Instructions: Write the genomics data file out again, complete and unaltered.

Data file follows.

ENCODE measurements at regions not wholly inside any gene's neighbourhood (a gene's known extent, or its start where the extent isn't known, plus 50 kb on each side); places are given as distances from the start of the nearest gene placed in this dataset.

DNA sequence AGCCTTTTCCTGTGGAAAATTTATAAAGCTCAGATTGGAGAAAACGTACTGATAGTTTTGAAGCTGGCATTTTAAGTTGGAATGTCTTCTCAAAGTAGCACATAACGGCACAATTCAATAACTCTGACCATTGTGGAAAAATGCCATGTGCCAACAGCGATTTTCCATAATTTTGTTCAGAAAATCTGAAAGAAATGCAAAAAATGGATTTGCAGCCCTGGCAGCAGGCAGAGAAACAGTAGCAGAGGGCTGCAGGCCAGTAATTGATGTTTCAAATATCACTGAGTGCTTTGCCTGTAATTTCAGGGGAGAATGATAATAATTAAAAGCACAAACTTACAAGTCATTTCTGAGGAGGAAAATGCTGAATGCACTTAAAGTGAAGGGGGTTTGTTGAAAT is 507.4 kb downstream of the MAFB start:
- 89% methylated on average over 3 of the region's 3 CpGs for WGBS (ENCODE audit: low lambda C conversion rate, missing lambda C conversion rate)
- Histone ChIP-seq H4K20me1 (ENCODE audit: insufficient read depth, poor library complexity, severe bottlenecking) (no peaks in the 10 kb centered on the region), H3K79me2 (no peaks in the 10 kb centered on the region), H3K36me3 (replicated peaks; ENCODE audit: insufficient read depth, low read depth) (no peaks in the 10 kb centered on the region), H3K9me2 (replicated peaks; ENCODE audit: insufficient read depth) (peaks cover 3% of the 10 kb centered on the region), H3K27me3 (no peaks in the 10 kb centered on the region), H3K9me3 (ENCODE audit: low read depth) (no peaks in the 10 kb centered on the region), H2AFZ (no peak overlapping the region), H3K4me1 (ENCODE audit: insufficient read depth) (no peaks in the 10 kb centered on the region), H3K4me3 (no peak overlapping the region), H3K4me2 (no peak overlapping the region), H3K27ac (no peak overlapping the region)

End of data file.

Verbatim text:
ENCODE measurements at regions not wholly inside any gene's neighbourhood (a gene's known extent, or its start where the extent isn't known, plus 50 kb on each side); places are given as distances from the start of the nearest gene placed in this dataset.

DNA sequence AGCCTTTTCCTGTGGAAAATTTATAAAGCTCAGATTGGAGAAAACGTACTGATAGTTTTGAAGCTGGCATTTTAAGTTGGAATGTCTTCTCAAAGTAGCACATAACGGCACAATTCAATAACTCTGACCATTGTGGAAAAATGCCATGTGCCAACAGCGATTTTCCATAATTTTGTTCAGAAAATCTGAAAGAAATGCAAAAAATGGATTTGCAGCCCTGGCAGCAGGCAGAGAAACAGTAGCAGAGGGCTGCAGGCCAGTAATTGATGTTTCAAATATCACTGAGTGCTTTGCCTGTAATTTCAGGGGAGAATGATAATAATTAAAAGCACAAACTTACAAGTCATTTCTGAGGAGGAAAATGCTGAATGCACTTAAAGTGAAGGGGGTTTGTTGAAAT is 507.4 kb downstream of the MAFB start:
- 89% methylated on average over 3 of the region's 3 CpGs for WGBS (ENCODE audit: low lambda C conversion rate, missing lambda C conversion rate)
- Histone ChIP-seq H4K20me1 (ENCODE audit: insufficient read depth, poor library complexity, severe bottlenecking) (no peaks in the 10 kb centered on the region), H3K79me2 (no peaks in the 10 kb centered on the region), H3K36me3 (replicated peaks; ENCODE audit: insufficient read depth, low read depth) (no peaks in the 10 kb centered on the region), H3K9me2 (replicated peaks; ENCODE audit: insufficient read depth) (peaks cover 3% of the 10 kb centered on the region), H3K27me3 (no peaks in the 10 kb centered on the region), H3K9me3 (ENCODE audit: low read depth) (no peaks in the 10 kb centered on the region), H2AFZ (no peak overlapping the region), H3K4me1 (ENCODE audit: insufficient read depth) (no peaks in the 10 kb centered on the region), H3K4me3 (no peak overlapping the region), H3K4me2 (no peak overlapping the region), H3K27ac (no peak overlapping the region)